There’s been much debate within Republican intellectual circles, such as they are, about whether or not the GOP has changed since Donald Trump’s largely unexpected victory in the 2016 presidential election. All parties take on the personalities of the people leading them to some degree, especially when their leader ascends to the White House. But President Trump has forced the GOP into an identity crisis the likes of which neither of the major political parties has ever experienced.
For decades now, to be a Republican meant you believed in four fundamental principles. First, it meant you thought the federal government should be as small and impotent as possible. In practical terms, that means slashing taxes in order to starve the treasury (a broke government can’t do much harm) and strictly adhering to the constraints on the federal government – particularly the presidency – that are outlined in the Constitution.
Second, it meant you wanted a muscular foreign policy to protect global trade and maintain stability. America is a force for good and we shouldn’t be afraid to defend its interests abroad, the thinking goes. That meant supporting our allies, leading global institutions, and standing up to our enemies, militarily if needed. The world is stable and prosperous thanks to us, but it’s still a dangerous place, and it’s up to America to lead it.
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Third, it meant professing and upholding ‘traditional’ American values, like faith, family, patriotism, and the Bill of Rights. Republicans were the self-proclaimed true defenders of this American way of life, and the best among them felt a duty to uphold the best of those values.
And last but not least, being a Republican meant you cherished the rule of law. Laws must be followed, however banal. Law enforcement officers should be held as sacred, and all of them, from the lowest local beat cop up to the Attorney General in Washington, should be revered and respected. And, perhaps most importantly, it meant that no one is ever above the law.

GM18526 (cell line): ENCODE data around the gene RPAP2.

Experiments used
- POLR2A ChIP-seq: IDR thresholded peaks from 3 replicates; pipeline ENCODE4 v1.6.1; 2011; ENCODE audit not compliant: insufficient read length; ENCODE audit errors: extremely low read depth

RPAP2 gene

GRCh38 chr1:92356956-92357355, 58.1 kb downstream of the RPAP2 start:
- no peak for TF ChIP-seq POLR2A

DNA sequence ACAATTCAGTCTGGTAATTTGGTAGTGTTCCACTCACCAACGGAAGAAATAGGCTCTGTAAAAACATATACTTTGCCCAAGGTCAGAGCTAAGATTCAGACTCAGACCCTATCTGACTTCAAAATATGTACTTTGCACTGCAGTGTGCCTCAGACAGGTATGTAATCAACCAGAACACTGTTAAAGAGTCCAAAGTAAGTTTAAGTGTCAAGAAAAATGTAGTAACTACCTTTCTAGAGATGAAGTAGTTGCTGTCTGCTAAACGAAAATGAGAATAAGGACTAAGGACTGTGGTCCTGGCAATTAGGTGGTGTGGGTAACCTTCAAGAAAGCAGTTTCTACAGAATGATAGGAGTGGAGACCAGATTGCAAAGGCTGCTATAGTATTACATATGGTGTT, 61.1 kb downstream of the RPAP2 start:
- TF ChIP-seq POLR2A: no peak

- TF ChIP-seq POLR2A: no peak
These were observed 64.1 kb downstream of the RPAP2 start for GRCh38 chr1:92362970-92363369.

This is what Republicans have long claimed to be, the party of ordinary, common sense Americans who believe in the primacy of the rule of law, the defense of western values on the international stage and traditional values here at home, and the promotion of free markets and free trade around the world.
At least that’s what they used to claim.
For the last two years, however, they’ve had to grapple with the fact that the man they elected to the White House embodies almost none of these core principles. The thrice-married, draft dodging, veteran assaulting adulterer has spent his short presidency waging war on the rule of law, dismantling global institutions, undermining trade relationships with our allies, and surrendering America’s role as an international arbiter overseas.
And yet, the base of the Republican Party loves him for it. His polling, while still quite low by recent presidential standards, is as high as it’s been during his presidency. He seems to have concluded that, as long as he keeps this core percentage of the party happy with anti-immigration and anti-globalization red meat, he can pressure enough of the more principled, traditional Republicans who are uneasy or even angry at what he’s done to their party to continue to support him – however begrudgingly.
And that’s exactly what he’s doing. He’s exposed the split between what the party elites claim to stand for, and what the angry, xenophobic, homophobic base really wants. More crucially, he’s been able to insert himself between the two factions, where he now sits as the lone knot holding it all together.
This in turn has given him tremendous leverage over GOP leadership, who may not like the direction he’s taken the party, but fear what he could do were he ever to decide to turn the base against them. He could take his roughly 30% of the electorate and form his own party, were he ever to conclude that that was his best chance at reelection. While it may win him a second term, it would destroy the Republican Party for a generation or more – and they know it.
Observers both inside and outside the GOP have argued for some time that the Republican Party is already dead. It’s no longer the party of so-called conservatives and the values they championed. Now, it’s the party of Trump. The four guiding principles that have stood since at least the 1960s have been replaced by the idol worship of the president and adherence to whatever he decides to tweet any given morning, even if it contradicts something he tweeted the day before.
Republican Party Chairwoman Ronna Romney McDaniel all but confirmed this takeover late Wednesday with, appropriately enough, a tweet announcing the Party’s complete capitulation.
Complacency is our enemy. Anyone that does not embrace the @realDonaldTrump agenda of making America great again will be making a mistake.
— Ronna McDaniel (@GOPChairwoman) June 14, 2018
“Complacency is our enemy,” McDaniel wrote. “Anyone that does not embrace the @realDonaldTrump agenda of making America great again will be making a mistake.”
It may read like a threat from a woman in charge, but make no mistake: This tweet signals the final surrender of the GOP establishment, and it marks the end of the Grand Ole Party as know it.
The Republican Party is now the Party fo Trump, come what may.